A company may use such metrics as a basis for fruitful discussion and feedback for vendors. Additionally, regular check-ins can help an organization identify and address any issues before they become major problems. By taking a proactive approach to managing supplier relationships, the IT procurement team can build long-term relationships with vendors based on mutual trust and respect.

Pro tip: In order to quickly access and easily manage contracts, RFPs, purchase orders, invoices, receipts, and other procurement documents, consider storing them in a centralized system – for instance, purchasing software like Precoro. This kind of tool keeps records organized, allowing companies to easily track purchases and supplier info. Services like Precoro also let users make customizable reports, which can be used to analyze budgets, expenses, and orders. Precoro specifically also offers a supplier module and a portal for suppliers, which lets companies communicate with vendors directly in the system. You can check out how Precoro can simplify the IT procurement process with a free 14-day trial.

Frequently Asked Questions

What is IT procurement? See more Hide

IT procurement is the process of selecting, purchasing and implementing hardware, software, and related professional services necessary for improving an organization's operational efficiency.

What is the role of IT procurement? See more Hide

IT procurement helps companies align technology investments with their long-term goals and objectives. It enhances competitiveness and improves risk mitigation while ensuring that organizations have all the necessary IT tools.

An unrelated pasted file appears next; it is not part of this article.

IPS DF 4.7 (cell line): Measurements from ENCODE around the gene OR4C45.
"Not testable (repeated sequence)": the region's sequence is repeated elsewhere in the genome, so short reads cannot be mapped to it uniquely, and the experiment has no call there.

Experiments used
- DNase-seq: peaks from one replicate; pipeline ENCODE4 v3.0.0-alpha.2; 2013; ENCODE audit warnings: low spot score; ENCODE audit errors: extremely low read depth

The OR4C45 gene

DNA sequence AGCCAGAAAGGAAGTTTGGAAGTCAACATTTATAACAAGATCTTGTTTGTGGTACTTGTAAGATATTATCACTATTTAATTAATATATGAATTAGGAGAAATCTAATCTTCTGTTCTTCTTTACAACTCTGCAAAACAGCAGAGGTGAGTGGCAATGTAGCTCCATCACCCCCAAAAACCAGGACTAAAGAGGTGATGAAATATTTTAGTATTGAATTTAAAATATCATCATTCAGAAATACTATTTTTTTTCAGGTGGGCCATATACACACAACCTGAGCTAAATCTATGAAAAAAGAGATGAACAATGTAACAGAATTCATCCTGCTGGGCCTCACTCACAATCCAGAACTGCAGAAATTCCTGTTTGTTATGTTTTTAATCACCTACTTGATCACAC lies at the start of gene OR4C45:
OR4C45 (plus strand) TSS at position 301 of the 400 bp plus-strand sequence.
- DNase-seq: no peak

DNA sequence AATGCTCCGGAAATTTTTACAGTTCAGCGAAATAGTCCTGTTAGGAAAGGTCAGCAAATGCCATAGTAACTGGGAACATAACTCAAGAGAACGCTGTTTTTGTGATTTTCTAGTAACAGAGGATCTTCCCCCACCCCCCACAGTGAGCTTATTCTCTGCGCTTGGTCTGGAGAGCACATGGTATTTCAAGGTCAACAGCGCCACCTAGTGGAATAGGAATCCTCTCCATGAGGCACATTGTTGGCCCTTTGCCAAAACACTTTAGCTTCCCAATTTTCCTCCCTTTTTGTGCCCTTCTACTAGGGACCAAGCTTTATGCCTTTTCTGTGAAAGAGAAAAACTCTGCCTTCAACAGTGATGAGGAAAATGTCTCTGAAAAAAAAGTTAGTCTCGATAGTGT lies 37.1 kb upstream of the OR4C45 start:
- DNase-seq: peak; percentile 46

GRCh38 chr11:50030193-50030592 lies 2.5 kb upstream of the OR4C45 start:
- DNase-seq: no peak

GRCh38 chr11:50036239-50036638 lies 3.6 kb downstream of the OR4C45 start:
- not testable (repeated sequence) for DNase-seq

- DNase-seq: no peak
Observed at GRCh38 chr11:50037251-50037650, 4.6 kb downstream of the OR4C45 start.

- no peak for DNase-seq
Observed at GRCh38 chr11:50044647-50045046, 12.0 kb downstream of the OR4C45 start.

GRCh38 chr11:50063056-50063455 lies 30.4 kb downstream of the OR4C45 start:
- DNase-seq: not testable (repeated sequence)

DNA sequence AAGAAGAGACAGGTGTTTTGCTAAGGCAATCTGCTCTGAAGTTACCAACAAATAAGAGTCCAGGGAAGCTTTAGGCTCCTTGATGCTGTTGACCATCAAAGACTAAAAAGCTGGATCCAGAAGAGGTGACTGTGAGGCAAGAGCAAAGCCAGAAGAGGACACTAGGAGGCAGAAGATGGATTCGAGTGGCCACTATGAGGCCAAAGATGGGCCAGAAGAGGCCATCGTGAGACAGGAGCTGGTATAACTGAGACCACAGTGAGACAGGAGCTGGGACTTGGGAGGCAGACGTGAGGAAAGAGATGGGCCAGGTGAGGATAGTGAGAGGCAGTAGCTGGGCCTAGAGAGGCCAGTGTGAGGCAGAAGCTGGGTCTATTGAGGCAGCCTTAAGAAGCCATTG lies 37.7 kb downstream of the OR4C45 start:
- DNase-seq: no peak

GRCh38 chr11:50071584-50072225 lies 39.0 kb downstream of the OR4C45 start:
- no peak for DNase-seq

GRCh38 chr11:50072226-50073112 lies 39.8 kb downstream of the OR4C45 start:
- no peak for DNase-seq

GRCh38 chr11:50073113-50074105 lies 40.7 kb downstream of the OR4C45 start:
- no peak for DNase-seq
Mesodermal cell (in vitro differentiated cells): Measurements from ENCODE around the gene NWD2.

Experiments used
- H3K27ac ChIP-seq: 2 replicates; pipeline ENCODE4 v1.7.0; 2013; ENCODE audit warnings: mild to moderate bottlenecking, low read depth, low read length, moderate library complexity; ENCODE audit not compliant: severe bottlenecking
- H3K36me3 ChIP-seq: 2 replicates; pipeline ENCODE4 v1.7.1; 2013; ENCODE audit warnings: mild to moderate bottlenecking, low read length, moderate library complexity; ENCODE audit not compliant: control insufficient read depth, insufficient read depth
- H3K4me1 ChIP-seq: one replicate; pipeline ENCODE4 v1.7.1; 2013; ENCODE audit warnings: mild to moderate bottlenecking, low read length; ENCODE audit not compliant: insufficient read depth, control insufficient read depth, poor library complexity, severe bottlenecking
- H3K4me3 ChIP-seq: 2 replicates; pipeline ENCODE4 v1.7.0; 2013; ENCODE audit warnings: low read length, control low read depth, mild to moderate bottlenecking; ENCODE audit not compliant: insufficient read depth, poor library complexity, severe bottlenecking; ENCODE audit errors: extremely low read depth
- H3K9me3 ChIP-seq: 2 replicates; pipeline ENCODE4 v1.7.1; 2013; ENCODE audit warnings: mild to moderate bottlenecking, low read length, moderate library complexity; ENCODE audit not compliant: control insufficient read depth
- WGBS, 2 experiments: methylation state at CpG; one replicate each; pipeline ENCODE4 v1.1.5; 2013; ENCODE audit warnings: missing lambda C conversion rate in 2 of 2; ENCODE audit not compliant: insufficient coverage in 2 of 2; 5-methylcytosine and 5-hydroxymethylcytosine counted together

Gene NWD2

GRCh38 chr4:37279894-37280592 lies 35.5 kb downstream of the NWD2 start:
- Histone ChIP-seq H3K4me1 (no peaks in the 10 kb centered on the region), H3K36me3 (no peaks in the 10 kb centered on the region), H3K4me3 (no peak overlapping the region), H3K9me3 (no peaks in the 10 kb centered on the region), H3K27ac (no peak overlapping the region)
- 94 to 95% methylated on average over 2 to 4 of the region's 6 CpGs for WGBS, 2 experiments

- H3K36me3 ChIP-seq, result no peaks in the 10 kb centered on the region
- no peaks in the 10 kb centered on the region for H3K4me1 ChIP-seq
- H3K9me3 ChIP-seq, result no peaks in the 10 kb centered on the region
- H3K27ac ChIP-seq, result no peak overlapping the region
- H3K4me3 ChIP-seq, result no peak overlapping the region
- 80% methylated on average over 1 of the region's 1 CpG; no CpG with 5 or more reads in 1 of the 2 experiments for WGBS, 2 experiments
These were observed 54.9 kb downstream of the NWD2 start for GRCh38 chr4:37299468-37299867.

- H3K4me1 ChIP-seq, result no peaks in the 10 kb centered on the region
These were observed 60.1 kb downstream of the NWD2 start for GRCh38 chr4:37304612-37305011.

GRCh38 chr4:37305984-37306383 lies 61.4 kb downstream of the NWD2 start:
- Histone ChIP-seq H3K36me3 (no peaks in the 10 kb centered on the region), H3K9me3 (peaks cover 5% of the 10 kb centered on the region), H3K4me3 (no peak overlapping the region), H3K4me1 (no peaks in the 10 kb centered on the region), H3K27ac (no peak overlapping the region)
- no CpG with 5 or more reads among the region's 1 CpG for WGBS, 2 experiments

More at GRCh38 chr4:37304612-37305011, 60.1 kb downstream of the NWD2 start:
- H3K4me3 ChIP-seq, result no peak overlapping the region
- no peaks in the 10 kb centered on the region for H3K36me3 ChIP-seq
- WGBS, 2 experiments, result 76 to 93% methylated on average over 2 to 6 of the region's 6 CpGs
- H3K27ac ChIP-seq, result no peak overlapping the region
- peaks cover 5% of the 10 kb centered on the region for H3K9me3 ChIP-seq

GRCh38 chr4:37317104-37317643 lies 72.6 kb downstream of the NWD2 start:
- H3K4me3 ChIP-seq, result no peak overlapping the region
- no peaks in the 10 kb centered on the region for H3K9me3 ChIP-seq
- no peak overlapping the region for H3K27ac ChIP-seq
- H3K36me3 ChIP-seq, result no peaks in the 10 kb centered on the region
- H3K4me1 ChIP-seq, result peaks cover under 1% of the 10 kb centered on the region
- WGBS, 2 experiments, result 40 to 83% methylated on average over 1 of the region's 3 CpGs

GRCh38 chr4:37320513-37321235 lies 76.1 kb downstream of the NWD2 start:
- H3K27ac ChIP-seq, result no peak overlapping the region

What is an IT procurement plan? See more Hide

An IT procurement plan is a set of requirements, expectations, and concrete steps for selecting and purchasing hardware and software. The plan may outline a number of things, including a company's technology needs, evaluation of prospective vendors, available budget, the supposed timeline for the procurement process, and a system for monitoring vendor performance.

How should a decision be made on a vendor? See more Hide

When choosing a vendor for software and hardware, companies should engage in thorough market research and compare products based on various criteria (such as functionality, reliability, and scalability) according to their needs. It's always a good idea to evaluate the vendor's reputation, past performance, support services, pricing, and compatibility with existing systems.

Putting it all together

The process of purchasing an IT product or service is referred to as IT procurement. By acquiring information technology with a well-executed strategy, companies can effectively manage their inventory of IT assets, cut down on duplication, and minimize the chance of service interruptions. Additionally, IT procurement benefits include increasing return on investment and enhancing market competitiveness as organizations ensure they have the necessary technological resources at their disposal.

An effective IT procurement strategy includes the following best practices:

  • Establishing an IT procurement team, mainly from members of IT and procurement departments so they can pool their skills and experiences to select the right solutions
  • Creating an IT procurement plan with clearly defined IT requirements, evaluation criteria, timelines, and budget
  • Conducting market research and sending RFPs/RFQs or initiating direct negotiations with prospective vendors
  • Evaluating functionality, price, delivery/implementation time, reputation, and past performance of the specific suppliers
  • Negotiating and signing a contract with a vetted vendor
  • Fostering open communication and measuring vendor performance to enhance partnerships with vendors

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Marta Holyk

Content Writer at Precoro, helping you explore procurement, spend management, and companies' journeys to efficient procure-to-pay processes.